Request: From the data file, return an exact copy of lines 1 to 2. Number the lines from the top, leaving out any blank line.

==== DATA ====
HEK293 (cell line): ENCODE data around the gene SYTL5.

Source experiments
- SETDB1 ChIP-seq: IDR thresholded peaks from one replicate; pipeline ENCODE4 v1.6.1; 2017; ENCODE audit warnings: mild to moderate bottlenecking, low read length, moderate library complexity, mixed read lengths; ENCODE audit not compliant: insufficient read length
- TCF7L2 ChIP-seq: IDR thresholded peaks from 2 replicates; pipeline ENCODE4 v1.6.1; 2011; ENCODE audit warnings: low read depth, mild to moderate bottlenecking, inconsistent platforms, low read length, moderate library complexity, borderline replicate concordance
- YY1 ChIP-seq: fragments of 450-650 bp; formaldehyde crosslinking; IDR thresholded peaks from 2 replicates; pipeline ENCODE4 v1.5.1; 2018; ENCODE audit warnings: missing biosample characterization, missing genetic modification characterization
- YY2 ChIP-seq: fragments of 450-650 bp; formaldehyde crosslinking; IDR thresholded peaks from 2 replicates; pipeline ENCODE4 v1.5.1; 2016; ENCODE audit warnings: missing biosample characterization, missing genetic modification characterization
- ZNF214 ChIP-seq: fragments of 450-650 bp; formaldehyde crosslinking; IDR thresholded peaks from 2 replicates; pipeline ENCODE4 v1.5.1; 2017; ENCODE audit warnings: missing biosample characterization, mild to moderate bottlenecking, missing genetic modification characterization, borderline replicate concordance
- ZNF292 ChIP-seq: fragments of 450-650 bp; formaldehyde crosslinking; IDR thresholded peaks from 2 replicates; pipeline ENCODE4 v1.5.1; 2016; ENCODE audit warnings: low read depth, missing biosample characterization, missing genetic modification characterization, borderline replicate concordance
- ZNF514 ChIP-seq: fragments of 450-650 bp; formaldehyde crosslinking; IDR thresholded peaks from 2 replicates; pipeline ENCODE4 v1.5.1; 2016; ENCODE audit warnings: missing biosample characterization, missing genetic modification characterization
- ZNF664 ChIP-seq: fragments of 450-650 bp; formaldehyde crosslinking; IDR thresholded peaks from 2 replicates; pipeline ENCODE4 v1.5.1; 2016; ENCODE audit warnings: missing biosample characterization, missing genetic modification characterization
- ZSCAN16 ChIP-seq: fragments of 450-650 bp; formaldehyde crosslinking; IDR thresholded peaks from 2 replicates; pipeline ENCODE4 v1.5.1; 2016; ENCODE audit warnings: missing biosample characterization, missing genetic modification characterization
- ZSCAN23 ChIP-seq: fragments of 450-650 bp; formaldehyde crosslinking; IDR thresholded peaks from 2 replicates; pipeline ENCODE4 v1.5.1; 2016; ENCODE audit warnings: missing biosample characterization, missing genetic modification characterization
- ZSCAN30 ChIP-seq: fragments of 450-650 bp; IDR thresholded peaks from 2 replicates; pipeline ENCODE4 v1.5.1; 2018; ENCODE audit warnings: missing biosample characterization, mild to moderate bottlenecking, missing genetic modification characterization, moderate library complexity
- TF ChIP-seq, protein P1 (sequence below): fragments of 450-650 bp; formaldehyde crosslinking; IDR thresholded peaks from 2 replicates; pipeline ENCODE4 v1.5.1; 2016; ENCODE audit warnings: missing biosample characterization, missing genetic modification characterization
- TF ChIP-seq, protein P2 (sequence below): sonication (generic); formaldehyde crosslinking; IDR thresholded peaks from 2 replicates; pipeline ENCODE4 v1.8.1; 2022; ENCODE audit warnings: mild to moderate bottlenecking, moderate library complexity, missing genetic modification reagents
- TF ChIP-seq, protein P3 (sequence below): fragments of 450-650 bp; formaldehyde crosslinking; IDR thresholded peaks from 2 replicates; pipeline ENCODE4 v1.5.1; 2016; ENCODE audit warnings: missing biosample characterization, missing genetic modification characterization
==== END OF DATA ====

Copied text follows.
HEK293 (cell line): ENCODE data around the gene SYTL5.

Source experiments